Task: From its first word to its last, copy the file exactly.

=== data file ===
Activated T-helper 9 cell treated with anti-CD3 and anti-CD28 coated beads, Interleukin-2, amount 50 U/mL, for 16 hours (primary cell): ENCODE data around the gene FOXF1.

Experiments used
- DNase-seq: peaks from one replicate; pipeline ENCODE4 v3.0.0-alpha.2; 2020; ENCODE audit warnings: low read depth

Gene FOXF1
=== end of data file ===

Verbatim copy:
Activated T-helper 9 cell treated with anti-CD3 and anti-CD28 coated beads, Interleukin-2, amount 50 U/mL, for 16 hours (primary cell): ENCODE data around the gene FOXF1.

Experiments used
- DNase-seq: peaks from one replicate; pipeline ENCODE4 v3.0.0-alpha.2; 2020; ENCODE audit warnings: low read depth

Gene FOXF1